Philbin isn't a dynamic speaker, but he is very clear and moves at a measured pace. It's well worth the listen for anyone who wants a clear exposition of the legal and constitutional issues at stake.
Basically, Philbin points out:
1) The Constitution grants the power of impeachment to the House as a body--not to an individual (the Speaker) or to any committee. That means that a vote must be taken by the House as a whole, since a legislature acts by vote.
2) Since no vote authorizing an impeachment inquiry was taken by the House, purported "subpoenas" issued by the House in this matter are simply invalid. Those "subpoenas" were rightfully rejected by the President, whose duty it is to defend the constitutional powers and prerogatives of his office.
3) The refusal by the President to make his officials available goes beyond "executive privilege" and gets to the heart of the Constitution--separation of powers. As such, the president is asserting not merely a privilege but an absolute immunity from compelled testimony, as a defense against a tyrannical Legislative Branch. Philbin cites AG Janet Reno to that effect.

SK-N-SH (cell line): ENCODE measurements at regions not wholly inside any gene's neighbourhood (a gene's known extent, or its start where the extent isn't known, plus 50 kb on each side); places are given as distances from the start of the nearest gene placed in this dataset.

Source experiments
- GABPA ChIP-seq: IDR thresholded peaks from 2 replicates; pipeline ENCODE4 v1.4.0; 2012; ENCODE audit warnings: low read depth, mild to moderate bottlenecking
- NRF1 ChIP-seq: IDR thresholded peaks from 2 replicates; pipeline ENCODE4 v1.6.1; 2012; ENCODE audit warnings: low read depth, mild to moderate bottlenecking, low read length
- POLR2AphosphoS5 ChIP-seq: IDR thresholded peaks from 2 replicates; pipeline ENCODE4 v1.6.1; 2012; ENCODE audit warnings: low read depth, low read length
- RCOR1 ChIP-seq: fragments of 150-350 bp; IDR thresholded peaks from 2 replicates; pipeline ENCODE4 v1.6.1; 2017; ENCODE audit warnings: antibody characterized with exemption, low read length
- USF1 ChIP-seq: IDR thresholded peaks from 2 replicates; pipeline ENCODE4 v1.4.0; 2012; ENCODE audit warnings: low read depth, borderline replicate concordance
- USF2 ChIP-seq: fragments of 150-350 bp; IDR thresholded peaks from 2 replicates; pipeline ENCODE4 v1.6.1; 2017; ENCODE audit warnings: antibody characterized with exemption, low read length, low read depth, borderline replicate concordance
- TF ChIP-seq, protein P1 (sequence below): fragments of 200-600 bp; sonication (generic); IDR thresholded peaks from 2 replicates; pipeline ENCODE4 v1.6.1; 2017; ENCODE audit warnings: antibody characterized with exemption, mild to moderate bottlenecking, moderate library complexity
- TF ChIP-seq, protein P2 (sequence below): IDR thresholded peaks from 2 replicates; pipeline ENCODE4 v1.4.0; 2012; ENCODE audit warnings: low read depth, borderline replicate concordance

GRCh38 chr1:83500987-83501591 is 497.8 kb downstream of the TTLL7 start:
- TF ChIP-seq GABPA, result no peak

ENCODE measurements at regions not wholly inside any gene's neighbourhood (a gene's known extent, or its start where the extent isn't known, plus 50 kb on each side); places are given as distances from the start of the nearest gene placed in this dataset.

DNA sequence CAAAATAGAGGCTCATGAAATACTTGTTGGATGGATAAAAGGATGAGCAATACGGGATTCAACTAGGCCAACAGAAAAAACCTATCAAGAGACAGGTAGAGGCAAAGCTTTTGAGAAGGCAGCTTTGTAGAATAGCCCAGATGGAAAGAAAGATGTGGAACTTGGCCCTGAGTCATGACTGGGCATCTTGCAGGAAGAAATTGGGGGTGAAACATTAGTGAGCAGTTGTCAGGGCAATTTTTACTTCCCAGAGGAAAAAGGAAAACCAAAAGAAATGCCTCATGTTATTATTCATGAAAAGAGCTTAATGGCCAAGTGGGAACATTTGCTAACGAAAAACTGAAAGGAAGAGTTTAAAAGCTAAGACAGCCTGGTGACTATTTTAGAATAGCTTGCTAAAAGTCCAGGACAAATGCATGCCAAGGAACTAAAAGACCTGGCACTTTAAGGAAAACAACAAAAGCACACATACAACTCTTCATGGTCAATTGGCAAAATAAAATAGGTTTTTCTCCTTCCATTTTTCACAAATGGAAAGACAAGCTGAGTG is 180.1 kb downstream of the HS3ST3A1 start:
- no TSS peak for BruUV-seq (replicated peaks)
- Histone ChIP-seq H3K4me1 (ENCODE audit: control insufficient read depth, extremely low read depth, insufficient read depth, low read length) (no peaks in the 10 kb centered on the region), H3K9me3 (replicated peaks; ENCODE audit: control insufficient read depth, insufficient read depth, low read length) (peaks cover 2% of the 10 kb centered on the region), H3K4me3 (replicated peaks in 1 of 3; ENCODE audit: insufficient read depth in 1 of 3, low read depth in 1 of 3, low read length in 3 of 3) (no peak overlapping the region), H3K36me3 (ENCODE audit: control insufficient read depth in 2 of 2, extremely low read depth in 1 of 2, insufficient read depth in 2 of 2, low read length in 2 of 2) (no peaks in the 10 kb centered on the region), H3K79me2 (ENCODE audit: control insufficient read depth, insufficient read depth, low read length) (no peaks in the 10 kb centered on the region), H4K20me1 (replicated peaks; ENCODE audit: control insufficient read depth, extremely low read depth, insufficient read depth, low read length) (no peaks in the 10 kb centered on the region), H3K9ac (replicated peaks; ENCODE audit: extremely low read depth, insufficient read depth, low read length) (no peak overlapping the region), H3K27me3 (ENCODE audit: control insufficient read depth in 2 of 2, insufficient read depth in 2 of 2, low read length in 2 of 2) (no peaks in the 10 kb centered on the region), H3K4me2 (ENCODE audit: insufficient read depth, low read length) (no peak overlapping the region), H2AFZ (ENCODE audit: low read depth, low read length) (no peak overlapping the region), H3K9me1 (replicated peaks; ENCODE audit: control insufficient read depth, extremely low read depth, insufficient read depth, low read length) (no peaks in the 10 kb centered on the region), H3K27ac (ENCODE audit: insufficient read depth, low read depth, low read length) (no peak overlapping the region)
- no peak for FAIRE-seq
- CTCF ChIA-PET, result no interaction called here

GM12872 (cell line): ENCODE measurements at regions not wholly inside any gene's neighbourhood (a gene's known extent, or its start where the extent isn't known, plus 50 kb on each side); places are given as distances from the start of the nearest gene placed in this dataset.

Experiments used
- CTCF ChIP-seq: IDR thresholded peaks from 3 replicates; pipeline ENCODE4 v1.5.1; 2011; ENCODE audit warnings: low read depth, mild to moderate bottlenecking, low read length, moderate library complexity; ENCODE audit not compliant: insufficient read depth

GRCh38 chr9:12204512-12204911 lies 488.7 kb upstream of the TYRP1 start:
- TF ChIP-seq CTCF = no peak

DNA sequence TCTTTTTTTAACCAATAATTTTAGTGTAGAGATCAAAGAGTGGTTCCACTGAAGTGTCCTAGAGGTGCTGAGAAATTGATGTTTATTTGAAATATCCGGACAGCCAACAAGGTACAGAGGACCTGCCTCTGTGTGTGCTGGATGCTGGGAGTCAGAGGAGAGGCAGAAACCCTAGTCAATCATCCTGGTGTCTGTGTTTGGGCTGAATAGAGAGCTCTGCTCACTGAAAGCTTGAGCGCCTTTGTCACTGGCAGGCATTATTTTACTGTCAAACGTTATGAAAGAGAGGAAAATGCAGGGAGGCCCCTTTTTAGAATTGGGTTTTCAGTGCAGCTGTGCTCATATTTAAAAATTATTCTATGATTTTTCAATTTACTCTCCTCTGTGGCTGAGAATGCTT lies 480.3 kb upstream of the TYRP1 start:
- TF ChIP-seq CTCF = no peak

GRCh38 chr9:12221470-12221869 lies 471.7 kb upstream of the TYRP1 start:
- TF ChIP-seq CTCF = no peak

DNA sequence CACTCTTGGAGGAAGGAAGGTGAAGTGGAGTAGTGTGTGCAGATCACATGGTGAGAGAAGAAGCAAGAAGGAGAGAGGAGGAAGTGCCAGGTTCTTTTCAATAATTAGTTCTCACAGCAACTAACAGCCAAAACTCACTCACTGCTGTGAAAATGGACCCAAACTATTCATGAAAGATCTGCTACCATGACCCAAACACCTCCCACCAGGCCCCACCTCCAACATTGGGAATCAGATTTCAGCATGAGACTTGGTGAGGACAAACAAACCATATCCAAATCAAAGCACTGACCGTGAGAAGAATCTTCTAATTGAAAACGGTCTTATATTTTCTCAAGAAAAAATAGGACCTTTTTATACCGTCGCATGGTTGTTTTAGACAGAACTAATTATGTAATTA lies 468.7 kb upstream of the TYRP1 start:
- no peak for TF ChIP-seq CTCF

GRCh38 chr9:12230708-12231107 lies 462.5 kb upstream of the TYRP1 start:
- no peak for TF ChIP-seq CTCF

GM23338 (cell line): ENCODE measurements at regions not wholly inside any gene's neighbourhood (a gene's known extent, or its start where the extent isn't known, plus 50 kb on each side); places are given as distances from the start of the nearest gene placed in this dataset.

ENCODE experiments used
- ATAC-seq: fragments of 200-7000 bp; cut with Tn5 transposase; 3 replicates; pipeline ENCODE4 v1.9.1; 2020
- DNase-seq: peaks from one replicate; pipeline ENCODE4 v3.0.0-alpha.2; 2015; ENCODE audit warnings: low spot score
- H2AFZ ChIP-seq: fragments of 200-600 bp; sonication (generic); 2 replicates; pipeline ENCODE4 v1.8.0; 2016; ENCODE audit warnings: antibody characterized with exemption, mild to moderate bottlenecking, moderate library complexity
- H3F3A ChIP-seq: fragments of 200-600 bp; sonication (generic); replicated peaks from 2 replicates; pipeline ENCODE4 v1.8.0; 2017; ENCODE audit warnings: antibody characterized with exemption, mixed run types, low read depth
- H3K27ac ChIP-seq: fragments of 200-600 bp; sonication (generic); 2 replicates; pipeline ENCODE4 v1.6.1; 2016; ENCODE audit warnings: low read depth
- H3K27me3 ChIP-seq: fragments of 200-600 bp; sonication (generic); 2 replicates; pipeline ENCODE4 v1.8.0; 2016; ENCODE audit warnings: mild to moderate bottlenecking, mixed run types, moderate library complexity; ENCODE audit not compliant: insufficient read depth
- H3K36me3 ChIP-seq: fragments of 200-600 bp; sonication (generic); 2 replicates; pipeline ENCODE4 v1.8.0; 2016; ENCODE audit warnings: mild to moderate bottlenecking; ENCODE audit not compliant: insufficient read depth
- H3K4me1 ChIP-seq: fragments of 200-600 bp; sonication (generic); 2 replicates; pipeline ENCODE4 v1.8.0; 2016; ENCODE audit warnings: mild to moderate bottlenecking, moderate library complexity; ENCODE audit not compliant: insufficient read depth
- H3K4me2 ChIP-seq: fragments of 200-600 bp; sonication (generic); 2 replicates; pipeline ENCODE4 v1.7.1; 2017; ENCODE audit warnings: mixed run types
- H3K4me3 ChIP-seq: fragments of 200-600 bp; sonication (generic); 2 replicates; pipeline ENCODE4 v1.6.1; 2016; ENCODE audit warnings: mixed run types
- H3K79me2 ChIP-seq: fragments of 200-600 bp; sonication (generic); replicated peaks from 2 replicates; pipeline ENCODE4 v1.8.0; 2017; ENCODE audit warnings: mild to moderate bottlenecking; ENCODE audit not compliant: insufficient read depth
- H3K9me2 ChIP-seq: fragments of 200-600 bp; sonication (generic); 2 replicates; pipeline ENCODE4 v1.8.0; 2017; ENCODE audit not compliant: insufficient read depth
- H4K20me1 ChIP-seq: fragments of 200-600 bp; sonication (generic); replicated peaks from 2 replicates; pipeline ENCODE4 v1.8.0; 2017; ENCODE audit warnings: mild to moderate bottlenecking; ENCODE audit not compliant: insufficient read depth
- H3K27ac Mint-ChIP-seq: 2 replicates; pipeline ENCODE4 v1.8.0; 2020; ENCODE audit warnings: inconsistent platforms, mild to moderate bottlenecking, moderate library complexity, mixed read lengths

4) The Constitution divides the duties of the re impeachment. The House investigates and votes on impeachment, while the Senate, acting as a court, conducts a trial on the evidence presented. Pelosi is attempting to unconstitutionally bend the Senate to the will of her Dem House by demanding that the Senate conduct the investigation that the Dem House didn't see fit to conduct. The Senate must reject this attempted coup against the Constitution.